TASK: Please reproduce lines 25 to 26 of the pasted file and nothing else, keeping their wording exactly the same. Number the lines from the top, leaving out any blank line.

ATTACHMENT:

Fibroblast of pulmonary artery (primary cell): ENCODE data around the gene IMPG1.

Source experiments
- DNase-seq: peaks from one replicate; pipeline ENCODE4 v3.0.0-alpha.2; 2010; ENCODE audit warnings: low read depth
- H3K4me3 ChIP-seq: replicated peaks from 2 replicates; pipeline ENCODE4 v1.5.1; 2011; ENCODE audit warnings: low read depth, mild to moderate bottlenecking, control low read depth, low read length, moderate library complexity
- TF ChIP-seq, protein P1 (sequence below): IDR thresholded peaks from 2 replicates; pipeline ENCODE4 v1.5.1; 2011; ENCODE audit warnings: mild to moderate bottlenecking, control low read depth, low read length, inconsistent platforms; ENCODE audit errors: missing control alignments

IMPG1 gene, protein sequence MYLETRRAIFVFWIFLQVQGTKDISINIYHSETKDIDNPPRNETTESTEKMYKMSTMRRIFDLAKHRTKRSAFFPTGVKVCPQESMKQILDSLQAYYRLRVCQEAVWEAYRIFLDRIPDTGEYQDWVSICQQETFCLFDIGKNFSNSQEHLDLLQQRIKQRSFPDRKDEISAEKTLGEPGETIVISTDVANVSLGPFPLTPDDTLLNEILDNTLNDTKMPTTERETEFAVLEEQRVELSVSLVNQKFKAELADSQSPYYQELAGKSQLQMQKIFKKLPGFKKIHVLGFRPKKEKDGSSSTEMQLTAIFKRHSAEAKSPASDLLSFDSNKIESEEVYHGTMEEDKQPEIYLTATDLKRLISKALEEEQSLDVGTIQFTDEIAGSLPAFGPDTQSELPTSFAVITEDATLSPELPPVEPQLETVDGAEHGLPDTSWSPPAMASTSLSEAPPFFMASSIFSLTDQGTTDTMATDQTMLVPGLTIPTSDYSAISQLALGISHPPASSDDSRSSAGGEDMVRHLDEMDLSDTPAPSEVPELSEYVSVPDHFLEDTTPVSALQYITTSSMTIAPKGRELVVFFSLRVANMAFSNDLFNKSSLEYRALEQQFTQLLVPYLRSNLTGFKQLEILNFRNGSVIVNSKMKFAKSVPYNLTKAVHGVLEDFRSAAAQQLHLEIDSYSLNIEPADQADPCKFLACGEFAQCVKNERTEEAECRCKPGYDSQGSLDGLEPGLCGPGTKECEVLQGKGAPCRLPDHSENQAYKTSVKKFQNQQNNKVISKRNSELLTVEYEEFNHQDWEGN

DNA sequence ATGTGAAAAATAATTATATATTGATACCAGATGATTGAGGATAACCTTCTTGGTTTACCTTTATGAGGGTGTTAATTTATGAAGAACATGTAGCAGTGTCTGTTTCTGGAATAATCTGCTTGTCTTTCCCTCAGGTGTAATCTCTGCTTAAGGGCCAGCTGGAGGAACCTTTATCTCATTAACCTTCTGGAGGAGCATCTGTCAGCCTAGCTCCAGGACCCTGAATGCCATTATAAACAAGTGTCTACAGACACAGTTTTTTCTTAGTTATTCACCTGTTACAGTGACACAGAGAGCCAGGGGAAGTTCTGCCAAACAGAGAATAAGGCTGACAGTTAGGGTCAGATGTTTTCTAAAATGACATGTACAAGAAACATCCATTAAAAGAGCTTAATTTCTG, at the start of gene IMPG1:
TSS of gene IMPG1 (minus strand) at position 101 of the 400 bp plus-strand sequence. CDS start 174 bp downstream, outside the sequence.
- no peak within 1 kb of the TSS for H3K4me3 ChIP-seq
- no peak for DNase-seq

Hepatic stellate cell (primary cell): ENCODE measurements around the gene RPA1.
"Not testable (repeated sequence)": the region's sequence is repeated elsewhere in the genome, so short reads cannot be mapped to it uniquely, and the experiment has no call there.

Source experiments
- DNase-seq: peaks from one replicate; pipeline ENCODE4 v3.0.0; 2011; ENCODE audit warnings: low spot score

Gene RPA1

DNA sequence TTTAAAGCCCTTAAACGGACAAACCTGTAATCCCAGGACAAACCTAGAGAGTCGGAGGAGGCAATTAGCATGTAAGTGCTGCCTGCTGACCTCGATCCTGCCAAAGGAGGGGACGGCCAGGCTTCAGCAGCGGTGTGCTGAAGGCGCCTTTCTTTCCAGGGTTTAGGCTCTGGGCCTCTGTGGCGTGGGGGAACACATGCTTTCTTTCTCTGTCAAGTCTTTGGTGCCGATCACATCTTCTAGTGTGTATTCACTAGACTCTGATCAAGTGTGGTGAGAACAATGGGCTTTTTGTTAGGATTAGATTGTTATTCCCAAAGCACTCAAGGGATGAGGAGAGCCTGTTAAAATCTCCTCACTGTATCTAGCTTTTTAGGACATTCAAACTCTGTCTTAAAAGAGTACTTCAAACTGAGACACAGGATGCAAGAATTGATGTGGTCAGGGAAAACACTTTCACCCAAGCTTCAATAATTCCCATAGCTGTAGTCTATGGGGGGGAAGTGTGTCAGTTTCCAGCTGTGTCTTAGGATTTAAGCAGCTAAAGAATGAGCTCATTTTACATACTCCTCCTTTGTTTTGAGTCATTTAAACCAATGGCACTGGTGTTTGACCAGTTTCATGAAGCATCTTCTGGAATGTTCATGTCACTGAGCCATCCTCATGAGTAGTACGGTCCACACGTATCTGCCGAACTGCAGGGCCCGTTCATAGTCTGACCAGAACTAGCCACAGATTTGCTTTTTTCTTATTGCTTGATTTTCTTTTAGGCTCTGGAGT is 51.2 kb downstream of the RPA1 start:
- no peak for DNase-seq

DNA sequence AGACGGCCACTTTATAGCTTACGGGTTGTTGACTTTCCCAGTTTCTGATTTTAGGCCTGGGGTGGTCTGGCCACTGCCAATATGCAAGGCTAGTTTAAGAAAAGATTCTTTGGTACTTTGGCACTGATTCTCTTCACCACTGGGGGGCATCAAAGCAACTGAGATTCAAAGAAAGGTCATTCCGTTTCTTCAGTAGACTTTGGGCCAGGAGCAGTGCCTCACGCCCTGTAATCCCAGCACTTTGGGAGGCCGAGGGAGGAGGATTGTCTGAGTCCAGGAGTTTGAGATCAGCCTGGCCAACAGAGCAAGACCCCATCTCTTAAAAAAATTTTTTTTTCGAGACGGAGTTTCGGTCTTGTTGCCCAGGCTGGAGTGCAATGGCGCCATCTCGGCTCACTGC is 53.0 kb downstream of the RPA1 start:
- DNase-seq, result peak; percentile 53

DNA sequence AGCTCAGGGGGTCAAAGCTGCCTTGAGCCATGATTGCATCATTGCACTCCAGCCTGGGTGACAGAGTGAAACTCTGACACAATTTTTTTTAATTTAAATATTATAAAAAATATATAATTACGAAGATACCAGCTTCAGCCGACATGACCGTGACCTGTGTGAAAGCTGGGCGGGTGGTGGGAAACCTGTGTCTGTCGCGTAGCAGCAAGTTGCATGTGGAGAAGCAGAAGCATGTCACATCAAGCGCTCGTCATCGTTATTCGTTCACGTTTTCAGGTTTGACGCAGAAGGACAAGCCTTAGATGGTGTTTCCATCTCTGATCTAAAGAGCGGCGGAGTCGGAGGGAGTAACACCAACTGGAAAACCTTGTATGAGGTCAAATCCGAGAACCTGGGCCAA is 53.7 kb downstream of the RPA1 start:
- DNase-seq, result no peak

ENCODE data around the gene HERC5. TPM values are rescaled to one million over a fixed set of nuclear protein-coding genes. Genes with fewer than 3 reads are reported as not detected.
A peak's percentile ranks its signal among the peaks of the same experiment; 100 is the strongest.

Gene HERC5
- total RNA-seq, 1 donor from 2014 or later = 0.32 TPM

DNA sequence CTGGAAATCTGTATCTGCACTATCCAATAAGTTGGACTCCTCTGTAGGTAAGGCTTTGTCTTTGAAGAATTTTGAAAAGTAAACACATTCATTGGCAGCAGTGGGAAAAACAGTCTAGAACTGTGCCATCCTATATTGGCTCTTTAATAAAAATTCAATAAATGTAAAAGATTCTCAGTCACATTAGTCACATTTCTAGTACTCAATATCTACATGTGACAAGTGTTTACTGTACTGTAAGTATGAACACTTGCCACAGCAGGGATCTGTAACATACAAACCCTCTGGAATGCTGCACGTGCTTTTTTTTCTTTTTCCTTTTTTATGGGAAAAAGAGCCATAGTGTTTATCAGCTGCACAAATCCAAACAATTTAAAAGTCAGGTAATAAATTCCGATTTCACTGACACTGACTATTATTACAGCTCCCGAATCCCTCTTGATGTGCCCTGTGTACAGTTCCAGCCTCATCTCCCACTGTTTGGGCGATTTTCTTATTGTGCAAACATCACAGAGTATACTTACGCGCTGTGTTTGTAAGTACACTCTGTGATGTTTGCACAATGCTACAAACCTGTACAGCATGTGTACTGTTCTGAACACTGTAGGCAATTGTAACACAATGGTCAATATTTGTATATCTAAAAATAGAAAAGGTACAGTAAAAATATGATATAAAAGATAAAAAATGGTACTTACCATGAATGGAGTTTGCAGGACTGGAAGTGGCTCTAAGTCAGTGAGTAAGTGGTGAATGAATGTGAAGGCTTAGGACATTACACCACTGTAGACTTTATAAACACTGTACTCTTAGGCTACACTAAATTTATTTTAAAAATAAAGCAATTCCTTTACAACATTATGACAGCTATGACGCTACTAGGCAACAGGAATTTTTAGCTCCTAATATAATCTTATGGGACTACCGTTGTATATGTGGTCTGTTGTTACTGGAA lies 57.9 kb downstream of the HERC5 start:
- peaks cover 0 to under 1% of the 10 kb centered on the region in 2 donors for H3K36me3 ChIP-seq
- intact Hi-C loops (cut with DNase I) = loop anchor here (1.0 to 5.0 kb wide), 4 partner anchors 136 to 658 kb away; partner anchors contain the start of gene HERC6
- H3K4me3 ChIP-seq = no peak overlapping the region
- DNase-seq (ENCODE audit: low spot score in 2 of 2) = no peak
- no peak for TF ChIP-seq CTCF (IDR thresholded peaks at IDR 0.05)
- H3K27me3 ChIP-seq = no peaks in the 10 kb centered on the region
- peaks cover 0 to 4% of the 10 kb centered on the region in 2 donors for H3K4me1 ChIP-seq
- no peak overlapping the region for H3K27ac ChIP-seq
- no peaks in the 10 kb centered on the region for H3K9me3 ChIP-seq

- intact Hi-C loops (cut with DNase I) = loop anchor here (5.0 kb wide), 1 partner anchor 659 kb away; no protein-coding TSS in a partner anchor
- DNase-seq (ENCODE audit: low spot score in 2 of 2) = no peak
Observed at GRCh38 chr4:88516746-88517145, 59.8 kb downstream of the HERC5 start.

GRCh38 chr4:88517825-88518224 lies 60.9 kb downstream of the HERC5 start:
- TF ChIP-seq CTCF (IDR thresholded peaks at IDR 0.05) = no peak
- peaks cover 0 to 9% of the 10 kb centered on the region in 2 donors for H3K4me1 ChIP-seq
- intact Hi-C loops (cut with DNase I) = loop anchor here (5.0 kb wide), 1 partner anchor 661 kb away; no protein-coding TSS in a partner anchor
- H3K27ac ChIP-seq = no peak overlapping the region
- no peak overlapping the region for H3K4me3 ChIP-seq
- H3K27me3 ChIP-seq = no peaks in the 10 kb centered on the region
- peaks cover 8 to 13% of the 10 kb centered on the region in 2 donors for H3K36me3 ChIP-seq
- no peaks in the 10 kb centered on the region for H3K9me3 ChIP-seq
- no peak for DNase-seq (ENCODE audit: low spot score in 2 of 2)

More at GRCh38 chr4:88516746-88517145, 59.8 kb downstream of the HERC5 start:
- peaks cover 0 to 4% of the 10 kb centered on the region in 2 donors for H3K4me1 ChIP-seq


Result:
- total RNA-seq, 1 donor from 2014 or later = 0.32 TPM

DNA sequence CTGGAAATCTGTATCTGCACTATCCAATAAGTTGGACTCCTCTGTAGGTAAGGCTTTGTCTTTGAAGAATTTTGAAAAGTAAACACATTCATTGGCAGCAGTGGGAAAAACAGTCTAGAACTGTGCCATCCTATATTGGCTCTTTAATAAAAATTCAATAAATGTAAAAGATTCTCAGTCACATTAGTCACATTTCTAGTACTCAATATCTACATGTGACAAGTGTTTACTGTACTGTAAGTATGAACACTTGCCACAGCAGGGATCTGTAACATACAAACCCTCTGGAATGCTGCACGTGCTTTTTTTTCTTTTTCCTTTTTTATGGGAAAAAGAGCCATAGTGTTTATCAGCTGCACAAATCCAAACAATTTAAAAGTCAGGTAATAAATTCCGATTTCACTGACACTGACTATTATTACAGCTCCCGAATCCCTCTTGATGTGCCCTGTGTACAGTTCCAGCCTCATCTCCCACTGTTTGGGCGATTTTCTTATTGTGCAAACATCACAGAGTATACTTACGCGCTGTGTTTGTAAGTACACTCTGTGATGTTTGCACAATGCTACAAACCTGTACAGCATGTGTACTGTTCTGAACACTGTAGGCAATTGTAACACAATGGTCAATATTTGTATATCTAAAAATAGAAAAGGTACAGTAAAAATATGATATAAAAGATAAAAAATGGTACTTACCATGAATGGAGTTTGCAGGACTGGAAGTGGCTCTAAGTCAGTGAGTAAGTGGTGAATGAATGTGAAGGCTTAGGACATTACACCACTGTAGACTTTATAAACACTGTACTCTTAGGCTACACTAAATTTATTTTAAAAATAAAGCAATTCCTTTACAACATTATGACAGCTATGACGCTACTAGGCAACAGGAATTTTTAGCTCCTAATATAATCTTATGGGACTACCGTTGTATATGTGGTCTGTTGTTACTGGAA lies 57.9 kb downstream of the HERC5 start: